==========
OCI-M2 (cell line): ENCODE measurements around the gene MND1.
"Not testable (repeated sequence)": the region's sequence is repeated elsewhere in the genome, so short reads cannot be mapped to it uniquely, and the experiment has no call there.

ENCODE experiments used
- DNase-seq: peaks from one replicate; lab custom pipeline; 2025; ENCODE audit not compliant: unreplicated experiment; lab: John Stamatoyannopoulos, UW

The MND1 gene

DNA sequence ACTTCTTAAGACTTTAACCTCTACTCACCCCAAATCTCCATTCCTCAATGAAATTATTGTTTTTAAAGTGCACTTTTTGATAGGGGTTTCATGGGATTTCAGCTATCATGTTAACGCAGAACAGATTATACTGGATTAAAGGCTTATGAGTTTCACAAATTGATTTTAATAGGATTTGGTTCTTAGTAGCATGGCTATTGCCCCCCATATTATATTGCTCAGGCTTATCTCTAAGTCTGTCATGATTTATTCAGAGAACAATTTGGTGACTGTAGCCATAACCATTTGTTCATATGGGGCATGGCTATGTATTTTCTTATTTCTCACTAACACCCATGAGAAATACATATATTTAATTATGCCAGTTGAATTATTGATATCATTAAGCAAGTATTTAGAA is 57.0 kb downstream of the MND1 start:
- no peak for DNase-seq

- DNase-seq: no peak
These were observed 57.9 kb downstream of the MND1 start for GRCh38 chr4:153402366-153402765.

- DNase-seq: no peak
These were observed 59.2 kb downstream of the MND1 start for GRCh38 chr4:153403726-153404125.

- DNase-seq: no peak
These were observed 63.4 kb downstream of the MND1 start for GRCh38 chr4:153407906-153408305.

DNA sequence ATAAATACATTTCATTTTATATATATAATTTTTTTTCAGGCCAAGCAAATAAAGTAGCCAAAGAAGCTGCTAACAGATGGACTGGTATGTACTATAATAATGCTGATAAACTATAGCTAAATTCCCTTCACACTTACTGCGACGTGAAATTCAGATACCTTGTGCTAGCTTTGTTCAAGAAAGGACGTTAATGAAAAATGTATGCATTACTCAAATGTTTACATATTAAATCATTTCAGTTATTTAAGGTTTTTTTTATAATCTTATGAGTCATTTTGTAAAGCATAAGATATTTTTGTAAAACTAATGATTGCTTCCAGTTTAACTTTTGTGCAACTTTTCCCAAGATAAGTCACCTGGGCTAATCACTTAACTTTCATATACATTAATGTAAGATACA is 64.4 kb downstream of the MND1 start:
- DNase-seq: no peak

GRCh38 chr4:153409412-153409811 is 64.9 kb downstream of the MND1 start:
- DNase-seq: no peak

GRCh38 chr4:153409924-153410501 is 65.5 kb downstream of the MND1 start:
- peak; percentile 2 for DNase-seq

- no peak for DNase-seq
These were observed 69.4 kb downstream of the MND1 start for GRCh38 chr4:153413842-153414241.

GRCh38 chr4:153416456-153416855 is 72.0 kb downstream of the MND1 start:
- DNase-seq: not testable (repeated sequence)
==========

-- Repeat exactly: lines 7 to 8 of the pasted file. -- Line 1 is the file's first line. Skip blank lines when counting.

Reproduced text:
- no peak for DNase-seq

- DNase-seq: no peak